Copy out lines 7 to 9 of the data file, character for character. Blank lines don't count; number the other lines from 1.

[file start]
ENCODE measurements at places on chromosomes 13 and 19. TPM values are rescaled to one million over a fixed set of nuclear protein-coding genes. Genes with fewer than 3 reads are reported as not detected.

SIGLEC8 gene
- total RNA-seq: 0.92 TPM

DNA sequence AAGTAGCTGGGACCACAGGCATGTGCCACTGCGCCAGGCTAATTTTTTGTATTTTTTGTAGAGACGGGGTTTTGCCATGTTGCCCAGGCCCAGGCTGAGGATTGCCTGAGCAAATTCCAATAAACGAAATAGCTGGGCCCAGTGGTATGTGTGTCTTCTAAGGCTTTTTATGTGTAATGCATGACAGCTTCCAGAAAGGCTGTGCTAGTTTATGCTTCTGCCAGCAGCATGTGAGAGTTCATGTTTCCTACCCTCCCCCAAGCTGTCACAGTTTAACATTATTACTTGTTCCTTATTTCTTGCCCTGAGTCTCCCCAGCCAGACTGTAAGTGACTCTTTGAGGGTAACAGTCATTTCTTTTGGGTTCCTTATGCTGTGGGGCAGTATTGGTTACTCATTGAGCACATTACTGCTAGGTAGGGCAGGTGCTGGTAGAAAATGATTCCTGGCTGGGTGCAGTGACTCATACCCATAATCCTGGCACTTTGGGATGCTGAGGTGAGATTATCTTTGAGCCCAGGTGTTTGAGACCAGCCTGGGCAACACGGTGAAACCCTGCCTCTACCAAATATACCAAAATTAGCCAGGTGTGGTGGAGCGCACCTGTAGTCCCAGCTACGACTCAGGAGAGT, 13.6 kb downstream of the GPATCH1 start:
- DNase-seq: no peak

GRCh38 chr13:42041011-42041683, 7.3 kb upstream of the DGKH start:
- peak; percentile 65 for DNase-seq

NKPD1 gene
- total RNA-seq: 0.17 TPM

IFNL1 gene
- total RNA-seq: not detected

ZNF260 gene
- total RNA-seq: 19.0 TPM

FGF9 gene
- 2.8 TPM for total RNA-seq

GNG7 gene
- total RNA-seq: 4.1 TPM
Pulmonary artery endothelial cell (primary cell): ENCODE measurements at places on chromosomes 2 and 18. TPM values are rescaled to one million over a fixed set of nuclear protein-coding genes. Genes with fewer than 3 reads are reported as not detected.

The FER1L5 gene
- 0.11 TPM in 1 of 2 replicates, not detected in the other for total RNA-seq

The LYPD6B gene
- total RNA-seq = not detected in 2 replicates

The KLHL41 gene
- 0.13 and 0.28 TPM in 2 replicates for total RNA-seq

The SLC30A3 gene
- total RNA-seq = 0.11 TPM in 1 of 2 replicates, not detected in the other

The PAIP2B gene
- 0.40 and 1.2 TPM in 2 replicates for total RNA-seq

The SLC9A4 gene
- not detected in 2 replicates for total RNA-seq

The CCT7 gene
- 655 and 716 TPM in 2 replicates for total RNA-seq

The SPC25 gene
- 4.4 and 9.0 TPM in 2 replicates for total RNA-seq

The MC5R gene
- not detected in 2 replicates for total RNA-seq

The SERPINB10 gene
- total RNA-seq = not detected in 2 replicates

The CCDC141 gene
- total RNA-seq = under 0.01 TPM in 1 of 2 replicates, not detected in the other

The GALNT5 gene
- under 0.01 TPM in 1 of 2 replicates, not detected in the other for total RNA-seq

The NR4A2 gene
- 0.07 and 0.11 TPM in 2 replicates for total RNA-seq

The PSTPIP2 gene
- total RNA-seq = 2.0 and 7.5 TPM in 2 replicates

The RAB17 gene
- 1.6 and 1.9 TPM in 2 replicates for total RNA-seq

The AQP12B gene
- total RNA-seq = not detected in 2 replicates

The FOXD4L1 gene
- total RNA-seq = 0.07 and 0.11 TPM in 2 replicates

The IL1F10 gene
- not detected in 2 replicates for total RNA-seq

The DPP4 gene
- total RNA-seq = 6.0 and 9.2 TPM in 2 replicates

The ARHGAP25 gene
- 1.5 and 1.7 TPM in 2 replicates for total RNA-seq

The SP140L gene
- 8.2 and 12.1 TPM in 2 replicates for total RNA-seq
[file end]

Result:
- peak; percentile 65 for DNase-seq

NKPD1 gene
- total RNA-seq: 0.17 TPM